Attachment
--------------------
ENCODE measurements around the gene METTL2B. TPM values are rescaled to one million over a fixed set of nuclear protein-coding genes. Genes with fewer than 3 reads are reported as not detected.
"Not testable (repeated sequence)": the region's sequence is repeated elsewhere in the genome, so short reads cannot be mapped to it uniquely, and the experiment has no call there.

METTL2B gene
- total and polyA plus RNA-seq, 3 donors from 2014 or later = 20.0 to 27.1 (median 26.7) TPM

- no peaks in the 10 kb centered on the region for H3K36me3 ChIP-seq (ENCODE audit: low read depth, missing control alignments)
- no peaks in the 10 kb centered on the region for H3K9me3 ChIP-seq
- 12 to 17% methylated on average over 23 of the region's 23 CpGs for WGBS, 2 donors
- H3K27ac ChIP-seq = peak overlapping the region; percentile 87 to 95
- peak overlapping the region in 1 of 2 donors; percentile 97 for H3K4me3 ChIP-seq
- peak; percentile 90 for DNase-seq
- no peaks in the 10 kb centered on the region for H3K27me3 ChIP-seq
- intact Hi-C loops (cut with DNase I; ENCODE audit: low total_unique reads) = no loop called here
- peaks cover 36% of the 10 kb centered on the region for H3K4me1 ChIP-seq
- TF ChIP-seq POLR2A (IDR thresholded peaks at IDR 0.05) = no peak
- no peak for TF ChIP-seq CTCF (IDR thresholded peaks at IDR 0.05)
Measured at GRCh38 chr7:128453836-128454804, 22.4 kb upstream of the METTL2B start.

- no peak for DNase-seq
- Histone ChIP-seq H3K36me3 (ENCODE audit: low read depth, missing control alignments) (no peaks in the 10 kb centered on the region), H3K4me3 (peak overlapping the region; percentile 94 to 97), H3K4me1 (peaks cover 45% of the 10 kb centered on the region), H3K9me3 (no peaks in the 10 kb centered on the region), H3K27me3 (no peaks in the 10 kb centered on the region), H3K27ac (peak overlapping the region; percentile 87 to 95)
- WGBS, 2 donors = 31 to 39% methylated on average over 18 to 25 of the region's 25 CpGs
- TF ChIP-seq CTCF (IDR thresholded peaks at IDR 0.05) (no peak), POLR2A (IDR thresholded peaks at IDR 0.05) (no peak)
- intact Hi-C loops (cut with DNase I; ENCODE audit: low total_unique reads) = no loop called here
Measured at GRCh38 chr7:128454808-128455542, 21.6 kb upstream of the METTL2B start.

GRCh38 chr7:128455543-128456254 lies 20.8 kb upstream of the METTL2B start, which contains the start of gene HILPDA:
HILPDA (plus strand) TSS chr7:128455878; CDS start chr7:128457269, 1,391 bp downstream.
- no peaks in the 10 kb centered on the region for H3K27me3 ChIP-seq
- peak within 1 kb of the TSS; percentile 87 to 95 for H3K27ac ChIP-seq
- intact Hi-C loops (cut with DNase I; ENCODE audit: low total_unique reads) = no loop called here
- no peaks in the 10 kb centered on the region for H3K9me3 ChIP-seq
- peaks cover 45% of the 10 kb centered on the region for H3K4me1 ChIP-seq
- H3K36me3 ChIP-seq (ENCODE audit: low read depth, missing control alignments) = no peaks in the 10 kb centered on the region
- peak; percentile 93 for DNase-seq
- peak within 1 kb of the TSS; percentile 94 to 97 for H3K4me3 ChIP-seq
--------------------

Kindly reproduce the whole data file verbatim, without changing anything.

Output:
ENCODE measurements around the gene METTL2B. TPM values are rescaled to one million over a fixed set of nuclear protein-coding genes. Genes with fewer than 3 reads are reported as not detected.
"Not testable (repeated sequence)": the region's sequence is repeated elsewhere in the genome, so short reads cannot be mapped to it uniquely, and the experiment has no call there.

METTL2B gene
- total and polyA plus RNA-seq, 3 donors from 2014 or later = 20.0 to 27.1 (median 26.7) TPM

- no peaks in the 10 kb centered on the region for H3K36me3 ChIP-seq (ENCODE audit: low read depth, missing control alignments)
- no peaks in the 10 kb centered on the region for H3K9me3 ChIP-seq
- 12 to 17% methylated on average over 23 of the region's 23 CpGs for WGBS, 2 donors
- H3K27ac ChIP-seq = peak overlapping the region; percentile 87 to 95
- peak overlapping the region in 1 of 2 donors; percentile 97 for H3K4me3 ChIP-seq
- peak; percentile 90 for DNase-seq
- no peaks in the 10 kb centered on the region for H3K27me3 ChIP-seq
- intact Hi-C loops (cut with DNase I; ENCODE audit: low total_unique reads) = no loop called here
- peaks cover 36% of the 10 kb centered on the region for H3K4me1 ChIP-seq
- TF ChIP-seq POLR2A (IDR thresholded peaks at IDR 0.05) = no peak
- no peak for TF ChIP-seq CTCF (IDR thresholded peaks at IDR 0.05)
Measured at GRCh38 chr7:128453836-128454804, 22.4 kb upstream of the METTL2B start.

- no peak for DNase-seq
- Histone ChIP-seq H3K36me3 (ENCODE audit: low read depth, missing control alignments) (no peaks in the 10 kb centered on the region), H3K4me3 (peak overlapping the region; percentile 94 to 97), H3K4me1 (peaks cover 45% of the 10 kb centered on the region), H3K9me3 (no peaks in the 10 kb centered on the region), H3K27me3 (no peaks in the 10 kb centered on the region), H3K27ac (peak overlapping the region; percentile 87 to 95)
- WGBS, 2 donors = 31 to 39% methylated on average over 18 to 25 of the region's 25 CpGs
- TF ChIP-seq CTCF (IDR thresholded peaks at IDR 0.05) (no peak), POLR2A (IDR thresholded peaks at IDR 0.05) (no peak)
- intact Hi-C loops (cut with DNase I; ENCODE audit: low total_unique reads) = no loop called here
Measured at GRCh38 chr7:128454808-128455542, 21.6 kb upstream of the METTL2B start.

GRCh38 chr7:128455543-128456254 lies 20.8 kb upstream of the METTL2B start, which contains the start of gene HILPDA:
HILPDA (plus strand) TSS chr7:128455878; CDS start chr7:128457269, 1,391 bp downstream.
- no peaks in the 10 kb centered on the region for H3K27me3 ChIP-seq
- peak within 1 kb of the TSS; percentile 87 to 95 for H3K27ac ChIP-seq
- intact Hi-C loops (cut with DNase I; ENCODE audit: low total_unique reads) = no loop called here
- no peaks in the 10 kb centered on the region for H3K9me3 ChIP-seq
- peaks cover 45% of the 10 kb centered on the region for H3K4me1 ChIP-seq
- H3K36me3 ChIP-seq (ENCODE audit: low read depth, missing control alignments) = no peaks in the 10 kb centered on the region
- peak; percentile 93 for DNase-seq
- peak within 1 kb of the TSS; percentile 94 to 97 for H3K4me3 ChIP-seq